Percentage of participants reporting some or a lot of discussion with family members at baseline and after intervention. Error bars indicate standard error.
aDiscussion with grandchildren did not include an error bar due to very low numbers for this group.
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Hay JL, Gordon M, Li Y. Family Risk Discussions After Feedback on Genetic Risk of Melanoma. JAMA Dermatol. 2015;151(3):342–343. doi:10.1001/jamadermatol.2014.3421
First-degree relatives (FDRs) of patients with melanoma may be among the first to seek melanoma genetic risk information.1 Testing may subsequently prompt useful discussions regarding melanoma risk, early detection, and prevention with multiple family members. To explore this potential, this study examined the intended discussions of FDRs of patients with melanoma with diverse family members after receiving hypothetical melanoma genetic risk feedback information.
The study was approved by the institutional review board of the Memorial Sloan Kettering Cancer Center. The study used a 3-by-2 experimental pre-post design, where feedback type and risk level were varied and participants were randomized to 1 of the 6 scenario conditions.2 For feedback type, “mutation feedback” was modeled on inherited mutations in CDKN2A (gene encoding p16INK4A) linked to hereditary melanoma.3 “Gene environment feedback” was modeled on the melanocortin receptor gene (MC1R), which interacts with sun exposure to heighten population melanoma risk.4 “Nongenetic feedback” was based on a nongenetic melanoma risk assessment that includes factors such as mole number.5 Risk level was varied by whether the findings were positive (test identified higher risk) or negative. All scenarios explicitly reminded participants of their increased risk due to family history regardless of test findings.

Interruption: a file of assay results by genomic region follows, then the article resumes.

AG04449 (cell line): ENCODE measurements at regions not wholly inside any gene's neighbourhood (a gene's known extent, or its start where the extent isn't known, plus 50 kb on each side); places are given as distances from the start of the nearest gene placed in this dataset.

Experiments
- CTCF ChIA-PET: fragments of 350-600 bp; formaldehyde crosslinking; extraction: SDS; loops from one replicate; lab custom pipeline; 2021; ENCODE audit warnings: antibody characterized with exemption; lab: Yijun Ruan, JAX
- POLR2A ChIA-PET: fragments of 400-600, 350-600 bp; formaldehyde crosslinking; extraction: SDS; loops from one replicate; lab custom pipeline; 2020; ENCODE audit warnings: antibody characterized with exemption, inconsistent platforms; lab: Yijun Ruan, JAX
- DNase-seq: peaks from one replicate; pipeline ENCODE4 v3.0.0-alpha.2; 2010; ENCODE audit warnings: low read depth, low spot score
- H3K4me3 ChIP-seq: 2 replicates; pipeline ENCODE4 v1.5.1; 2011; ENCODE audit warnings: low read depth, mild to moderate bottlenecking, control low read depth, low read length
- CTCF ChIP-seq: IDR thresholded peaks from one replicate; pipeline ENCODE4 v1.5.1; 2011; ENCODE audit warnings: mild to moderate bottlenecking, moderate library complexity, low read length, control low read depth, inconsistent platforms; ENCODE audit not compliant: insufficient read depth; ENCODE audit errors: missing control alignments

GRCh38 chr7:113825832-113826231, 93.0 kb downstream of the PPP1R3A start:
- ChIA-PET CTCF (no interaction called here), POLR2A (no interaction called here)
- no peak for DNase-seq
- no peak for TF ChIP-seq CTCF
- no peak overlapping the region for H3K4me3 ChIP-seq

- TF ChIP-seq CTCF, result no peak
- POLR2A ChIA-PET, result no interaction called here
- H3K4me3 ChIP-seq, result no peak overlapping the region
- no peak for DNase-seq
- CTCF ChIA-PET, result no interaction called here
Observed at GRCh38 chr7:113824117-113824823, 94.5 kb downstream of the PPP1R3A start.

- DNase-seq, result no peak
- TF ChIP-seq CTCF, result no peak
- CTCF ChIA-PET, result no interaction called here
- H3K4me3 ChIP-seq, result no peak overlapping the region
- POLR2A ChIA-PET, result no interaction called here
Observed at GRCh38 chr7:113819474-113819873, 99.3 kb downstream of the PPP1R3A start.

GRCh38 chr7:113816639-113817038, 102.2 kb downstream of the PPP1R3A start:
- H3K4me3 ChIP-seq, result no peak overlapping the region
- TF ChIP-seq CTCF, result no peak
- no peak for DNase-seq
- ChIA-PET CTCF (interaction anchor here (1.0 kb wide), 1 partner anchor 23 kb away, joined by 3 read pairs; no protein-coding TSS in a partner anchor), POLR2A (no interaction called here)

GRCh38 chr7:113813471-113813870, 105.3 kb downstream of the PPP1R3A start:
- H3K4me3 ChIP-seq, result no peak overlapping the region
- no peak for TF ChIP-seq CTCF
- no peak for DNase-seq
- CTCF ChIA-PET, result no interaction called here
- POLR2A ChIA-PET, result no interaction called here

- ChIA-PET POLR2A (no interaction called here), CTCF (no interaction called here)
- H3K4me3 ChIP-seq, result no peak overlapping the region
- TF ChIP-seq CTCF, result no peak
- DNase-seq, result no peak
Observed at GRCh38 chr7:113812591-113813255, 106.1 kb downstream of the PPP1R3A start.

Assessment of family discussions at baseline (before scenario exposure), asked how much (Not at all to A lot) participants had spoken about melanoma risk with their (a) mother, (b) father, (c) sister(s), (d) brother(s), (e) children, and (f) grandchildren (if they currently had this relative). Assessment at follow-up (after scenario exposure), asked how much participants intended to speak about melanoma risk with each family member.
The McNemar test of change in proportions was used to test pre-post changes in discussion rates. A generalized estimating equation (GEE) model was used to account for the clustered data of multiple family members per participant and to examine the extent to which the experimental manipulations influenced intention to discuss melanoma risk at follow-up.
The sample (N = 139) was mostly female (n = 97 [70%]) and non-Hispanic white (n = 135 [97%]). The median age was 48 years; most patients had only 1 FDR with melanoma (n = 128 [92%]) and no personal melanoma history (n = 110 [79%]). Approximately half (n = 76 [55%]) had a sun-sensitive phenotype (skin type I/II, indicating skin prone to burning). Baseline discussion rates did not differ by experimental conditions (P > .05 for all).